Horses come in a variety of sizes, from Miniatures to Draft. Regardless of what type of horse you own, the measuring techniques are the same. This article will discuss the proper way to measure your horse for different physical traits and tack needs.
Height in Hands
What the heck is a hand? Regardless of whether your horse stands 28 inches tall or is 6 foot 2 inches, their height is measured in hands. A hand unit is equivalent to four inches.
To measure your horse’s height, he needs to be standing on level ground with his legs directly underneath them. Each leg needs to be even with the opposite leg. If you have trouble getting the back legs even, it is okay. Just get them as close as possible. But the front legs need to be even.
Next, lay a broomstick across the withers, so it is level with the ground. A long construction level will also work well for this. Measure from the broomstick or level down to the ground. You want the total in inches. Then divide that total by four. For example, 60 inches would be the equivalent to 15 hands.
If there are leftover inches, it is referred to in the number of inches. For example, 63 inches would be written 15.3 or said fifteen three. Sometimes you will see a measurement of 15.5. They are referring to 15 hands 2 inches. The correct way to write this would be 15.2 and said fifteen two.
There are three ways to measure your horse’s weight. One requires a scale at the veterinarian’s office. However, not all vet offices are equipped with a large animal scale. But don’t worry, there are two ways you can do it at home. Our article How to Estimate Your Horses Weight goes into detail about how to do this. One method requires a weight tape you can buy at an equine supply store and the other way requires some simple measurements and a little bit of math.
Shoe size needs to be left to the professional farrier. But as horse owners, we need to be aware that there are different shoe sizes for horses just like there are for people. The wrong shoe size can cause more harm than good. Do you want to wear shoes that are too small or too large?
It doesn’t matter if it is a rope halter or nylon halter; halters are not a one size fits all. There are typically five sizes: foal, small horse, average horse, large horse, and extra-large horse. As horses grow, they will change sizes and require different halters.
So how do we know when to go up a size? The halter should fit comfortably around the face of the horse. You don’t want it loose because that increases the horse’s chances of getting its halter caught on something. Too tight, and it will be painful.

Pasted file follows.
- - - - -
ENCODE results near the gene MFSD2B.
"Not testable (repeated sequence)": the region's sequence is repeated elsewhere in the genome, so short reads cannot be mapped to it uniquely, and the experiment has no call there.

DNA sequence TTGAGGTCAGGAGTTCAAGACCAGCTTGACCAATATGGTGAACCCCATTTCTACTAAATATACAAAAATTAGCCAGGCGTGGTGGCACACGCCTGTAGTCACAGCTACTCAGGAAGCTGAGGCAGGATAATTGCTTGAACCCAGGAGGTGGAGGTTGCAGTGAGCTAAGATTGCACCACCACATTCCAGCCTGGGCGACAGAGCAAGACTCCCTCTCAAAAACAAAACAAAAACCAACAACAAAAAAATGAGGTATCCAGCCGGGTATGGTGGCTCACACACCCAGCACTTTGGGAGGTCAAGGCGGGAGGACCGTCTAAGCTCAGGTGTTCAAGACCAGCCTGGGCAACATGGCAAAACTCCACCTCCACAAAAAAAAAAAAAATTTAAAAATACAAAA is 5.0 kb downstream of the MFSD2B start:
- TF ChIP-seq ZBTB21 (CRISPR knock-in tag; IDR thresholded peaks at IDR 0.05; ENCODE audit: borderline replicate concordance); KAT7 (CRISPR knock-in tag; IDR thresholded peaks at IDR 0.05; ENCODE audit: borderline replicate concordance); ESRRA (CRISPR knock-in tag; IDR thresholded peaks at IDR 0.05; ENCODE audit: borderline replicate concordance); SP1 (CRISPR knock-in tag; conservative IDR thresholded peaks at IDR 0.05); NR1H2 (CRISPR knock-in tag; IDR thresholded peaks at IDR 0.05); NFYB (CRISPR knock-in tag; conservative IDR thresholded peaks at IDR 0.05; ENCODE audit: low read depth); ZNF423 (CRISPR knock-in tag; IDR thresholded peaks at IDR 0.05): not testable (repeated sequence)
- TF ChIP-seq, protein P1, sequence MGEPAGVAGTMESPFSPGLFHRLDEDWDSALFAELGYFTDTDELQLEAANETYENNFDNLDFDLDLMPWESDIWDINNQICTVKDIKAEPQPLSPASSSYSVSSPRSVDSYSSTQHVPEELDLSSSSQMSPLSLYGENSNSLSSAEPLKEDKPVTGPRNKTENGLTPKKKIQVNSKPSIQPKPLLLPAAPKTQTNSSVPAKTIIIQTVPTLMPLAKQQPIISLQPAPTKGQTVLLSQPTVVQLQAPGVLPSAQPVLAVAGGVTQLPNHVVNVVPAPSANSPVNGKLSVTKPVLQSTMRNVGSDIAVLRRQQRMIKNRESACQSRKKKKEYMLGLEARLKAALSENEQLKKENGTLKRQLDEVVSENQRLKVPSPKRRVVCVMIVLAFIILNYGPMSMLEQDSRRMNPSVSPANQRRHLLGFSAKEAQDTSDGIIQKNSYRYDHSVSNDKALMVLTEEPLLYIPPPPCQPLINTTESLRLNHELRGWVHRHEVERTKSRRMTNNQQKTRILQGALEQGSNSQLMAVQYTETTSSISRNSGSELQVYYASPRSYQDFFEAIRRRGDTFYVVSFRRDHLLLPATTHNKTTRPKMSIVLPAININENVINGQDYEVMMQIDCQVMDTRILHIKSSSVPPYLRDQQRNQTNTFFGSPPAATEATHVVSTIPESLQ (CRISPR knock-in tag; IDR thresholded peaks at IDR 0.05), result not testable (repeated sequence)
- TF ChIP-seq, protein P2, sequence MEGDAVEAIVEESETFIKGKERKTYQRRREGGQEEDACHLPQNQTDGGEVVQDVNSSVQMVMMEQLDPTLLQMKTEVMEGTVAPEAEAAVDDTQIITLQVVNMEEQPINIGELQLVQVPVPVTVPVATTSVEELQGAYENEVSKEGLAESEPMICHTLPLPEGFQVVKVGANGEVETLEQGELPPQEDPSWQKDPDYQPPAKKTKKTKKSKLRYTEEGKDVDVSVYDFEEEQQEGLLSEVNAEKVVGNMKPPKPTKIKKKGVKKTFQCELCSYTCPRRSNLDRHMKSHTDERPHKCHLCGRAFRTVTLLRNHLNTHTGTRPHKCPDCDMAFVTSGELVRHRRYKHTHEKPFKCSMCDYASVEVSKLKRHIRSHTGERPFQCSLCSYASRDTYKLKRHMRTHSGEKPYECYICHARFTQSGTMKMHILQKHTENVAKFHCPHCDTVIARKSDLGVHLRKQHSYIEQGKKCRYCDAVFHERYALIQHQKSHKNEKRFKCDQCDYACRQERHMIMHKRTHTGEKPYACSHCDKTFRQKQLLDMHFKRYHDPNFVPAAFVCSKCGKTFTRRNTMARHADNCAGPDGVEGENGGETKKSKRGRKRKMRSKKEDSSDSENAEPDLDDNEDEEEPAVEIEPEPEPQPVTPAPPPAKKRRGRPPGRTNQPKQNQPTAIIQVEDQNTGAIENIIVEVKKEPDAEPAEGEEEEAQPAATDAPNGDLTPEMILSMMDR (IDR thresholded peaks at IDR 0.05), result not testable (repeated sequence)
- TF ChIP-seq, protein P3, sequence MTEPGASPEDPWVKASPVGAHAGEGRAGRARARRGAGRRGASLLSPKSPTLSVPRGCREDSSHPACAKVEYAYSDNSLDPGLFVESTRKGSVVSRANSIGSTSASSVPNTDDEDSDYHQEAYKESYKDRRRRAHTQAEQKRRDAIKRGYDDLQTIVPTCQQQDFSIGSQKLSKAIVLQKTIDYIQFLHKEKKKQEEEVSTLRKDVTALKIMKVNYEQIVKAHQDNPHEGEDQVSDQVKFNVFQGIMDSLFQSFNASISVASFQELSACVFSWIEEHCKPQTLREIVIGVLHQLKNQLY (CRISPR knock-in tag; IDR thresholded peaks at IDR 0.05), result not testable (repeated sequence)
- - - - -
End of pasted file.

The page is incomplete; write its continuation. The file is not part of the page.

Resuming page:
A halter should set approximately two inches above the cartilage of the horse’s nose and not interfere with their breathing. This YouTube video from Weaver Leather Equine explains this very well.
If you are considering leaving the halter on your horse in the pasture, we recommend reading our article Should You Leave a Halter on Your Horse in the Pasture.
Some people refer to them as blankets, and others refer to them as turnouts or sheets. They come in a variety of sizes, weights, and lengths. You might need a lightweight sheet to keep the flies from driving your horse crazy, a slightly heavier waterproof turnout for the rainy season, or a heavy blanket for the winter.
Horses come in different lengths. Therefore sheets, blankets, and turnouts come in various lengths. Here is how to measure to get the approximate length you will need. You will need either a cloth measuring tape or a string that can be measured later.
Start at the center of the horse’s chest and measure along the horse’s side at the broadest part, to the middle of the tail. If you get a measurement that has a partial inch, round up to the next inch.
Horse breeds are dramatically different from Minis to Drafts. So be sure to look for a blanket that is made for your horse’s body type.
Horses’ heads vary in size also. A bridle for a pony will not fit a stock breed, and a stock breed bridle is not going to fit a warmblood. It is essential you buy a headstall that will allow the bit to fit comfortably in the horse’s mouth.
The throatlatch strap should be loose enough so you can fit your fist between it and the horse. If it is too tight, it will restrict the horse’s ability to flex at the poll. The poll is the first three vertebrae of the horse’s neck. The knot found between the horse’s ears is the beginning. Flexing at the poll is necessary for the horse to lower his head and soften on the bit. We want our horses to react to the softest touch, and flexing at the poll aids in this.
It cannot be stressed enough how important it is that your saddle fits both you and your horse correctly. We have several articles on our site about this. If you do not have a saddle fitter in your area, here is a way to get close.
Take a wire hanger and stretch it out. Lay this across your horse’s withers and down the shoulders on each side. You can then lay the wire on a piece of cardboard and trace the shape made by the wire. Take this piece of cardboard to the saddle shop and place it under the front of the saddle where it would sit on the withers. Again, this is not foolproof but will give you a good starting point. You will need to have a saddle on the horse and girthed down to see how it fits.
All horses come in different shapes and sizes. With a few standard techniques, we can measure our horses for their needs regardless of their size.